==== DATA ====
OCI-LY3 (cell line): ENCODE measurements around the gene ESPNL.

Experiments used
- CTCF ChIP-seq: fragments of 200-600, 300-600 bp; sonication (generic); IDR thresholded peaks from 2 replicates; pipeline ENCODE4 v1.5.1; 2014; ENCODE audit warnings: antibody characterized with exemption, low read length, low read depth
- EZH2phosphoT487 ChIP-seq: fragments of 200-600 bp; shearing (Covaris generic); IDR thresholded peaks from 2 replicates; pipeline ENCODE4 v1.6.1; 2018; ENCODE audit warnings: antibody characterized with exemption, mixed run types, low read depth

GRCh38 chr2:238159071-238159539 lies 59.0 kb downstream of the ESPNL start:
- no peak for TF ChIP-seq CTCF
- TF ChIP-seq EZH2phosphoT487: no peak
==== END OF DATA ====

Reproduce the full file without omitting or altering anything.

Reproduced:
OCI-LY3 (cell line): ENCODE measurements around the gene ESPNL.

Experiments used
- CTCF ChIP-seq: fragments of 200-600, 300-600 bp; sonication (generic); IDR thresholded peaks from 2 replicates; pipeline ENCODE4 v1.5.1; 2014; ENCODE audit warnings: antibody characterized with exemption, low read length, low read depth
- EZH2phosphoT487 ChIP-seq: fragments of 200-600 bp; shearing (Covaris generic); IDR thresholded peaks from 2 replicates; pipeline ENCODE4 v1.6.1; 2018; ENCODE audit warnings: antibody characterized with exemption, mixed run types, low read depth

GRCh38 chr2:238159071-238159539 lies 59.0 kb downstream of the ESPNL start:
- no peak for TF ChIP-seq CTCF
- TF ChIP-seq EZH2phosphoT487: no peak